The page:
Campaigners say their protest is not directed at individual Israeli artists, but at the government which deliberately uses culture as cover for its human rights abuses and violations of international law.

 “We target artistic institutions which are intrinsically linked to the Israeli state through funding and the ‘Brand Israel ’ initiative,” the campaign leaflets say. They quote an Israeli Foreign Affairs ministry spokesman outlining, in the wake of the previous onslaught on Gaza which killed more than 1300 Palestinians, its explicit intention to send abroad cultural icons to “show Israel ’s prettier face, so we are not thought of purely in the context of war.”
 Although Batsheva’s artistic director Ohad Naharin has publicly opposed Israeli policies towards the Palestinians, his company is embraced by Israel ’s far-right government as their finest cultural ambassador.
 It receives funding from the Israeli state, Israeli arms companies and the racist Jewish National Fund which works openly to dispossess Palestinians and replace them with Jewish immigrants.

“With Israel escalating its attacks on Gaza, killing dozens including civilians, with children among them, we intend our protests to reclaim for the Palestinians a tiny piece of the cultural and physical space which Israel has stolen from them,” said Naomi Wimborne-Idrissi, cultural working group coordinator for the Boycott Israel Network, part of the UK Don’t Dance coalition. "We do not accept that art may be used as a figleaf for killings and collective punishment of a civilian population."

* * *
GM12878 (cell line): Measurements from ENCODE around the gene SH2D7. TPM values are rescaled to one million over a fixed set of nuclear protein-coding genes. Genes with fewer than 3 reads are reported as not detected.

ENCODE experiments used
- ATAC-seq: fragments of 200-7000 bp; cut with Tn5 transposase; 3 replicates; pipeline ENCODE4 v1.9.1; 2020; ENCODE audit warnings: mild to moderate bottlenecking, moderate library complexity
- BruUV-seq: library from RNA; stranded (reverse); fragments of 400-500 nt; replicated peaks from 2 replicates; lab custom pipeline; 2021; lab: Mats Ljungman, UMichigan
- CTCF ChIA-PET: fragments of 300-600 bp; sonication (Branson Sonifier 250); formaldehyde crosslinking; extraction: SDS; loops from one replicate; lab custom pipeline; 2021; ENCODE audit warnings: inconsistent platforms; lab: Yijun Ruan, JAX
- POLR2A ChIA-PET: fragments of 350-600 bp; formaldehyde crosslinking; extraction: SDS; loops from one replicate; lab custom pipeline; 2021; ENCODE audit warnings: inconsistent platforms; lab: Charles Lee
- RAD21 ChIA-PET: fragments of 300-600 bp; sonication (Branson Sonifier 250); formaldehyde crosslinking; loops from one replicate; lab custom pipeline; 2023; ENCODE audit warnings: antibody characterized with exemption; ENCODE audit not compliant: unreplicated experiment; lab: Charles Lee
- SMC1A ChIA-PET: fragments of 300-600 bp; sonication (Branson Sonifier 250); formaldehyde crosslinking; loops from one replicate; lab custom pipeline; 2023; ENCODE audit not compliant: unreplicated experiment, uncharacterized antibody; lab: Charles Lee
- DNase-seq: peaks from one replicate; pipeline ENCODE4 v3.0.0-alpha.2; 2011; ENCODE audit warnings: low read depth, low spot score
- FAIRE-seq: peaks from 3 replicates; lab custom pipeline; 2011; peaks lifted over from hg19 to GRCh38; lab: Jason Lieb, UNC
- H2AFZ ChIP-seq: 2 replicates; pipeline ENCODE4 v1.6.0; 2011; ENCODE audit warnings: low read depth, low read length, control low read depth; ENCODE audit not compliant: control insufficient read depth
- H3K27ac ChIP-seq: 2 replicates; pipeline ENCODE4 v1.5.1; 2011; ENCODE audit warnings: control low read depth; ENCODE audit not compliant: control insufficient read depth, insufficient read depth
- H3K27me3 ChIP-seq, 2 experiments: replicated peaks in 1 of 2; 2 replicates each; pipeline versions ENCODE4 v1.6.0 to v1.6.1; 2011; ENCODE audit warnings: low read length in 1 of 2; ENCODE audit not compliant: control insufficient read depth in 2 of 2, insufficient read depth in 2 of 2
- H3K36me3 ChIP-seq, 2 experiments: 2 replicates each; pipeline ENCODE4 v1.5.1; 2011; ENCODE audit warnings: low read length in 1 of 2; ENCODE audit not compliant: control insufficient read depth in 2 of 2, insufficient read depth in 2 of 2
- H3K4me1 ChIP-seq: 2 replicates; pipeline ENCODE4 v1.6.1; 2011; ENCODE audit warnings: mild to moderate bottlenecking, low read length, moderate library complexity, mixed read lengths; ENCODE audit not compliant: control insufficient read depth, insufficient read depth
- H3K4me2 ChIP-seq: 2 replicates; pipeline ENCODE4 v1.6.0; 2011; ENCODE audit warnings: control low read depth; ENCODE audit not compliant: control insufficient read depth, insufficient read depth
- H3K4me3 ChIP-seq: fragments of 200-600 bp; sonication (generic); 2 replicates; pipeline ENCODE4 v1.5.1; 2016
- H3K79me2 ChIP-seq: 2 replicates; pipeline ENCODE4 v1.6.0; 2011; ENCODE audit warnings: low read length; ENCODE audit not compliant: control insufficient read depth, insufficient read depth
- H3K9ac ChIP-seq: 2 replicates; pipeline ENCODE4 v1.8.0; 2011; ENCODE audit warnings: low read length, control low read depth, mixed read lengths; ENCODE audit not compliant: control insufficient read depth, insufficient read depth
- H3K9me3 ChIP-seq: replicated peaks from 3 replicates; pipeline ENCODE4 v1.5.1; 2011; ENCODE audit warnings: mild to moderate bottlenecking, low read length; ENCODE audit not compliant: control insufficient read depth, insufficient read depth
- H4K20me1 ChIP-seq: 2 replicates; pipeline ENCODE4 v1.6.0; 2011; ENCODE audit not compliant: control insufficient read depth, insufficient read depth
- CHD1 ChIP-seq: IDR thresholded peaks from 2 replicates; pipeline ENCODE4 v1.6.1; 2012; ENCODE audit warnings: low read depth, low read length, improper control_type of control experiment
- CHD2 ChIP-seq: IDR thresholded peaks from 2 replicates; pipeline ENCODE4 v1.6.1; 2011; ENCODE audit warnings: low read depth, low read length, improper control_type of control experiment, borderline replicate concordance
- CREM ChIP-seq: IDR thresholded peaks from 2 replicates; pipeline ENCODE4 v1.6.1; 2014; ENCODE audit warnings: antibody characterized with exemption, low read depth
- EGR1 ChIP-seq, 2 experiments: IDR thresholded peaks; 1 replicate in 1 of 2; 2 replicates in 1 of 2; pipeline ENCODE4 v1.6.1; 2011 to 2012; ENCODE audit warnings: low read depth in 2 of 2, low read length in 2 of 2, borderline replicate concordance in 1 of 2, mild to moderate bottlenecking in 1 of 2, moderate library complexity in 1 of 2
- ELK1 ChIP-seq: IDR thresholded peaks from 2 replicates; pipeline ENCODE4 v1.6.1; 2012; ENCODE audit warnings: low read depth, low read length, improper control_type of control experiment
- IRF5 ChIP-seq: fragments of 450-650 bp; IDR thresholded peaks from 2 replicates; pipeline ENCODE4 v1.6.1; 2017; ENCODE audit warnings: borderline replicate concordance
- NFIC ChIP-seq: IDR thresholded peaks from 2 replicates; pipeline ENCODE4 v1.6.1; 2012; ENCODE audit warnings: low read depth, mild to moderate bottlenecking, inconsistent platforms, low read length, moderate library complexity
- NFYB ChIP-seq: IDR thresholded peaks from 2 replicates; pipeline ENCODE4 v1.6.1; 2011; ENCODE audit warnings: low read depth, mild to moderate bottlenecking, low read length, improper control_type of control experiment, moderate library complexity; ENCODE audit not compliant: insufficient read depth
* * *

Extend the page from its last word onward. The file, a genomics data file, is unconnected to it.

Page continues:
Sadler’s Wells management has emailed ticket-holders telling them to expect “groups of peaceful demonstrators” at the Batsheva Ensemble performances, with the possibility of “some form of disruption inside the venue”. Bags will be searched on arrival and people should be ready for delays, the email said.
 The theatre’s chief executive and artistic director Alistair Spalding refused to meet academics from the British Committee for the Universities of Palestine  (BRICUP) who had asked to discuss the invitation to Batsheva with him.
 Spalding insisted the Israeli company was no different from other international institutions: “the vehicle for the creative expression of their artistic directors and not .. representatives of the governments of their countries.
 “I have a firm belief in cultural engagement rather than exclusion and … will present the work of choreographic artists whatever their nationality,” Spalding said.
 Prof Jonathan Rosenhead, chair of BRICUP, said that Sadler’s Wells commitment to cultural engagement seemed not to extend to dialogue with principled critics. Spalding had failed to address any of the arguments BRICUP had made, said Rosenhead.
 He referred in particular to the conditions under which Palestinian culture has to operate, described by a Palestinian dancer as “ Israel 's three-tiered system of occupation, colonisation and apartheid [which] ruthlessly suffocates the livelihoods of Palestinian communities, including our right to artistic and cultural expression." 

 Don’t Dance with Israeli Apartheid began its campaign with protests at performances by the main Batsheva Dance company in the Edinburgh International Festival at the end of August , winning support from considerable Scottish cultural figures including the national poet (Makar) Liz Lochhead.
 Hundreds of campaign supporters have made their presence felt at every stop on the current tour by Batsheva’s junior Ensemble, beginning in Scotland  before moving on toManchester and Bradford .